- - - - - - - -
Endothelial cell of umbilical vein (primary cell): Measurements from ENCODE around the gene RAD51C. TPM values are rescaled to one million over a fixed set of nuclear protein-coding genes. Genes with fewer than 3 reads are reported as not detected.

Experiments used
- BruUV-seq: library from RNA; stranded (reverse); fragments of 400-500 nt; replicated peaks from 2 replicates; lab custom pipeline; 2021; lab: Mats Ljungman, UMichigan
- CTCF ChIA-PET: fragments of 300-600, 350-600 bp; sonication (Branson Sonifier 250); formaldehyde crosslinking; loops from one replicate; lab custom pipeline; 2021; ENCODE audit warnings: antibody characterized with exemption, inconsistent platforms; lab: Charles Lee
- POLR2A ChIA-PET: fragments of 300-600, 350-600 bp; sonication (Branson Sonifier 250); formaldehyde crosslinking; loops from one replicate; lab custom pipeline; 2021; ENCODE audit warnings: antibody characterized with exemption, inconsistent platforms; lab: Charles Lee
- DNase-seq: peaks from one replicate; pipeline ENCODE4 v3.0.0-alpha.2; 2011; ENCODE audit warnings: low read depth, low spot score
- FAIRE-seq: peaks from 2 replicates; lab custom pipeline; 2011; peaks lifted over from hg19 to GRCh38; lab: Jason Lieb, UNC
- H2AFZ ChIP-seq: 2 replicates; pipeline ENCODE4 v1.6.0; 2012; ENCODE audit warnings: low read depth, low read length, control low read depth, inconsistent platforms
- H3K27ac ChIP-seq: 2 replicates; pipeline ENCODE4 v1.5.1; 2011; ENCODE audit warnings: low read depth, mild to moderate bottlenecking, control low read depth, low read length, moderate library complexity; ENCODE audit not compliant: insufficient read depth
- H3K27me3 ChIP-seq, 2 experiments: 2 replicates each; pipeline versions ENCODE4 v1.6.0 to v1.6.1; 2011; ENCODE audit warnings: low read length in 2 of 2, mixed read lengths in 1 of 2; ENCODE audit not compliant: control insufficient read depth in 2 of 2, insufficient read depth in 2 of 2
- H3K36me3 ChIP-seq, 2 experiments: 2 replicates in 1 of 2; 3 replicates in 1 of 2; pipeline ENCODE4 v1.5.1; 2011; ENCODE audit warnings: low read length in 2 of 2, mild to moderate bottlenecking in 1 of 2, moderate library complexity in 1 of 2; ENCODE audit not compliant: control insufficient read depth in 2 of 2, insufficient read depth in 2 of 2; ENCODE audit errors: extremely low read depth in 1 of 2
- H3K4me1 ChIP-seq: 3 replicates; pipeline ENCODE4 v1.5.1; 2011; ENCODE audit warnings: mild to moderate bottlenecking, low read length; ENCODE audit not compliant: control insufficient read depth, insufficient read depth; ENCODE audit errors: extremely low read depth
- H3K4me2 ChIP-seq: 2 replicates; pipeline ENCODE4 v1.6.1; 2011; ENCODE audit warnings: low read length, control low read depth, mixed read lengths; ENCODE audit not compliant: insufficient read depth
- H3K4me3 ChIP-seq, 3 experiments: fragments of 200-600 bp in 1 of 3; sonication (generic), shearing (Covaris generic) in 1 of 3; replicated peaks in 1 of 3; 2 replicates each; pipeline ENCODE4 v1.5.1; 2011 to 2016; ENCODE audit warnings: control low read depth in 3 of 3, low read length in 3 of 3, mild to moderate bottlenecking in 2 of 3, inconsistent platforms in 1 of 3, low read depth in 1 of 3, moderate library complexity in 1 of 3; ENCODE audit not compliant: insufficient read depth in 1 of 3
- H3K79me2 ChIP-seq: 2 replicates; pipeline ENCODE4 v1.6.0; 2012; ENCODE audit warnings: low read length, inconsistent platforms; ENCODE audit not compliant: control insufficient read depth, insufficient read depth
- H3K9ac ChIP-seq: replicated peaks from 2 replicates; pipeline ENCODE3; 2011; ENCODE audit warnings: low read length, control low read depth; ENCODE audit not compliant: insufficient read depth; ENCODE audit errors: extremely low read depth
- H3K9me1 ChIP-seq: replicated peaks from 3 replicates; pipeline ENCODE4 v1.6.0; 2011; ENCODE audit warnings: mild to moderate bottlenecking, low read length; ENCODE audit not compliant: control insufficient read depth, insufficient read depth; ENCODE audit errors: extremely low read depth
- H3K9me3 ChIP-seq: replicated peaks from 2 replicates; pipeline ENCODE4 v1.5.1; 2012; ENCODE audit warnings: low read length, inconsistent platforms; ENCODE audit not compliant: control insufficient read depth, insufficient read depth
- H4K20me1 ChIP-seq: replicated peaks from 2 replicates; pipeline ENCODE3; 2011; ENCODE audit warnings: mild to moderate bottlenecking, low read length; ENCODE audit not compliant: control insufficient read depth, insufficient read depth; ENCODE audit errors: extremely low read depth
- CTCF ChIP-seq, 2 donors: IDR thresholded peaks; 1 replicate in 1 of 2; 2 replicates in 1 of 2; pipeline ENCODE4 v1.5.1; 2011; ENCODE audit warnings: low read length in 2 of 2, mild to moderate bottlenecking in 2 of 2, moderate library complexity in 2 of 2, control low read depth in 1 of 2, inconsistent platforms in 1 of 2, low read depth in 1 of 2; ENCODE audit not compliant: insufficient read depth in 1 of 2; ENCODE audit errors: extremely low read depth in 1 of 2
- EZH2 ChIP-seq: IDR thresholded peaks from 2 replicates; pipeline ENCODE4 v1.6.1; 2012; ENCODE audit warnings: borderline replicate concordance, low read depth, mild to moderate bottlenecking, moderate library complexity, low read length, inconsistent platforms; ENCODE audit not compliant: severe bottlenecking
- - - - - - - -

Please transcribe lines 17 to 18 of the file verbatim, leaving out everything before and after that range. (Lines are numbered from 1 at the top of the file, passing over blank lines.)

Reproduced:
- H3K9me1 ChIP-seq: replicated peaks from 3 replicates; pipeline ENCODE4 v1.6.0; 2011; ENCODE audit warnings: mild to moderate bottlenecking, low read length; ENCODE audit not compliant: control insufficient read depth, insufficient read depth; ENCODE audit errors: extremely low read depth
- H3K9me3 ChIP-seq: replicated peaks from 2 replicates; pipeline ENCODE4 v1.5.1; 2012; ENCODE audit warnings: low read length, inconsistent platforms; ENCODE audit not compliant: control insufficient read depth, insufficient read depth